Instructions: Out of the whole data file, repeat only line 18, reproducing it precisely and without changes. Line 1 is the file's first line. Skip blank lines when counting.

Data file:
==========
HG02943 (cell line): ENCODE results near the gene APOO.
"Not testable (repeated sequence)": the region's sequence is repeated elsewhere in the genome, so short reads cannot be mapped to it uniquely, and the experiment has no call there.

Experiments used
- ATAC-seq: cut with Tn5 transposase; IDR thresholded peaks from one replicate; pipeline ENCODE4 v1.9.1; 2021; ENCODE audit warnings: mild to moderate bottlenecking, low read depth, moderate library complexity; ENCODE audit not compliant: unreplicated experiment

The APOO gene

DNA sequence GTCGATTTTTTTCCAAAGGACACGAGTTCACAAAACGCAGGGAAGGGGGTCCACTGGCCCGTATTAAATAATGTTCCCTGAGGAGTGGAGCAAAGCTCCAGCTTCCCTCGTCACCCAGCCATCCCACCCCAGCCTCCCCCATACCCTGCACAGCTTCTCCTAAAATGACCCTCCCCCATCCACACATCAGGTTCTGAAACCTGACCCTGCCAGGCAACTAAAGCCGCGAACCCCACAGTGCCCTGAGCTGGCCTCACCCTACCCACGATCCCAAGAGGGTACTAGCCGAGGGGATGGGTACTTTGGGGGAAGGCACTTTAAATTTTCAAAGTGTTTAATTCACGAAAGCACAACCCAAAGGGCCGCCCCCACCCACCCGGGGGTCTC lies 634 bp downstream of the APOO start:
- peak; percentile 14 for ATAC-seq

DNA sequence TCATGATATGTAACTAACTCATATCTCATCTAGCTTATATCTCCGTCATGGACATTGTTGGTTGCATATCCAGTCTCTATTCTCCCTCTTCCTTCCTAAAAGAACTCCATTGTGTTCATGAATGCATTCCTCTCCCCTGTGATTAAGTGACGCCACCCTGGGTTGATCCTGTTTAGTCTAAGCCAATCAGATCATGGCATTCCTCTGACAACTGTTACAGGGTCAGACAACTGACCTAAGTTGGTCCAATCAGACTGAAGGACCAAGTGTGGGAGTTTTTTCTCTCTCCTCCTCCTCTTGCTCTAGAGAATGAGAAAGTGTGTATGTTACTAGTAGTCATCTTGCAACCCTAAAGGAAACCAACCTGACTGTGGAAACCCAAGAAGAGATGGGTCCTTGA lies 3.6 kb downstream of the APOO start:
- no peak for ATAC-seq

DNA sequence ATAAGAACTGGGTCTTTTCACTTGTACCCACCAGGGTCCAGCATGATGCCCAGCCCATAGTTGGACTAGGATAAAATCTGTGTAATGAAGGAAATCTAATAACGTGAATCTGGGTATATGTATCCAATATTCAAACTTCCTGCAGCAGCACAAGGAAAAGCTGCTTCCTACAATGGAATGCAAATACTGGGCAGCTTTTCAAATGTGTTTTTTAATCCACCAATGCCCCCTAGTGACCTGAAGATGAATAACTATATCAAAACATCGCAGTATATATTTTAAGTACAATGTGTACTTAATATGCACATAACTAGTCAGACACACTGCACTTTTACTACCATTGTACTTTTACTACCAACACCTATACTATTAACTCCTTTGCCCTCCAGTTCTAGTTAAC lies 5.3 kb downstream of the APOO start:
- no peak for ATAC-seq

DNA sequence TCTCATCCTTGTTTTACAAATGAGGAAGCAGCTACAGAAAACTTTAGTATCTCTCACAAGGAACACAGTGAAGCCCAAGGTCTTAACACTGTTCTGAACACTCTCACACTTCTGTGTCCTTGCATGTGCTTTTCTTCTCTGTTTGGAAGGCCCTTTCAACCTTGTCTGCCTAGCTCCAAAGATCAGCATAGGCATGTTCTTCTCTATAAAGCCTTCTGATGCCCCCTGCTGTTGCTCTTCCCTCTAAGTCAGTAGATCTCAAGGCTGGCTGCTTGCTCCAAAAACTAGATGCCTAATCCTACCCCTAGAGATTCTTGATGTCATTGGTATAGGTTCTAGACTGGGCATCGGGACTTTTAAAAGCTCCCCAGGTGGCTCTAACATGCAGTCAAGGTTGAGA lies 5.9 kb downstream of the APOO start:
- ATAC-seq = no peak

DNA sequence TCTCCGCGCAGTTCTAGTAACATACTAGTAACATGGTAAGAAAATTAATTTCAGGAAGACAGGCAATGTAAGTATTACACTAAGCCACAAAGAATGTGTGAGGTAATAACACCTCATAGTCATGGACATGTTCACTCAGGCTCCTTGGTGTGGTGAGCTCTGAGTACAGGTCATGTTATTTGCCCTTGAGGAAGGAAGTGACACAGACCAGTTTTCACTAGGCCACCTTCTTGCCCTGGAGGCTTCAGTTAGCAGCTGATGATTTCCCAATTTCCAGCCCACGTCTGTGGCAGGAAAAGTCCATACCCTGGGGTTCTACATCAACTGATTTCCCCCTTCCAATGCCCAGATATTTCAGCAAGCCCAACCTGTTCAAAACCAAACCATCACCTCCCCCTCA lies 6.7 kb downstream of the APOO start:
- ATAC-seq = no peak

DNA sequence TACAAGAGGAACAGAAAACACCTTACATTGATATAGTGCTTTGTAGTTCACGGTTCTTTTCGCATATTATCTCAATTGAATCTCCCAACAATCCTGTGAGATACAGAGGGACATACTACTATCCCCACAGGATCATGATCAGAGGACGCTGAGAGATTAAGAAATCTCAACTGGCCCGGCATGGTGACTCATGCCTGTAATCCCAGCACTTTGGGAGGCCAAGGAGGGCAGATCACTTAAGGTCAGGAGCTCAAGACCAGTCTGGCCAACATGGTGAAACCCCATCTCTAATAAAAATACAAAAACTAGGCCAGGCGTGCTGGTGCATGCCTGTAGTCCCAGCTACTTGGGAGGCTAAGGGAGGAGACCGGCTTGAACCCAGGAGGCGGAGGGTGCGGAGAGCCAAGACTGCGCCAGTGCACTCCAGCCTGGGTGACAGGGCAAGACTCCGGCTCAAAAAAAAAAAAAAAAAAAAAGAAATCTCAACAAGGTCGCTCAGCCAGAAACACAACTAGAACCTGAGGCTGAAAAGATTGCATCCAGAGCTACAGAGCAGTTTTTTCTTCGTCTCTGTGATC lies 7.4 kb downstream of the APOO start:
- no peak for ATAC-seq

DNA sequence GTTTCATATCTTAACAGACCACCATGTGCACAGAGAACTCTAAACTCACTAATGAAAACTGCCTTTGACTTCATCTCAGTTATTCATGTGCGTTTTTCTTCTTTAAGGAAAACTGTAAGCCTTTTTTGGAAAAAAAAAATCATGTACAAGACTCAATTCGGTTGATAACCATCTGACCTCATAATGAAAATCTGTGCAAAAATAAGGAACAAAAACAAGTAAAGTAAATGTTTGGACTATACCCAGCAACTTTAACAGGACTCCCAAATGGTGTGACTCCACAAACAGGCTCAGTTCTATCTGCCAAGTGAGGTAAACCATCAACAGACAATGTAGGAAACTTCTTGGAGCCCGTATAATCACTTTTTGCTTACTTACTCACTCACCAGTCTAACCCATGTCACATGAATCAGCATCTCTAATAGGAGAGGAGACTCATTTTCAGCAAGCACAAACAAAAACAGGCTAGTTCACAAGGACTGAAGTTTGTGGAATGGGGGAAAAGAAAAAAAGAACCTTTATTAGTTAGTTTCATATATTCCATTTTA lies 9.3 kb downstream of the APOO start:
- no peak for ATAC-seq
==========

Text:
DNA sequence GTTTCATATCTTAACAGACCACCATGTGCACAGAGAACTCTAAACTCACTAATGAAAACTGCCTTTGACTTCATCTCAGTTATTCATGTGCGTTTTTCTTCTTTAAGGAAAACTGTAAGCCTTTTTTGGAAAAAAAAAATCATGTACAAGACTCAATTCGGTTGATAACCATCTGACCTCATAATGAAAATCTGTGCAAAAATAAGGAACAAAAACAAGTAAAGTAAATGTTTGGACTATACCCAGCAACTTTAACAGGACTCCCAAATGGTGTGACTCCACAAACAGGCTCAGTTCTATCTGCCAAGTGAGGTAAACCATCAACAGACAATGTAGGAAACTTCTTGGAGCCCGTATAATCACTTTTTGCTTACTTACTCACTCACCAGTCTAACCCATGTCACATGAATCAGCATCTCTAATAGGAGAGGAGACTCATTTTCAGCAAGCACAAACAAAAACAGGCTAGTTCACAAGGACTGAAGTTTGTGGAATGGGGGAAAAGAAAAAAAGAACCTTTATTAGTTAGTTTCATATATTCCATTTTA lies 9.3 kb downstream of the APOO start: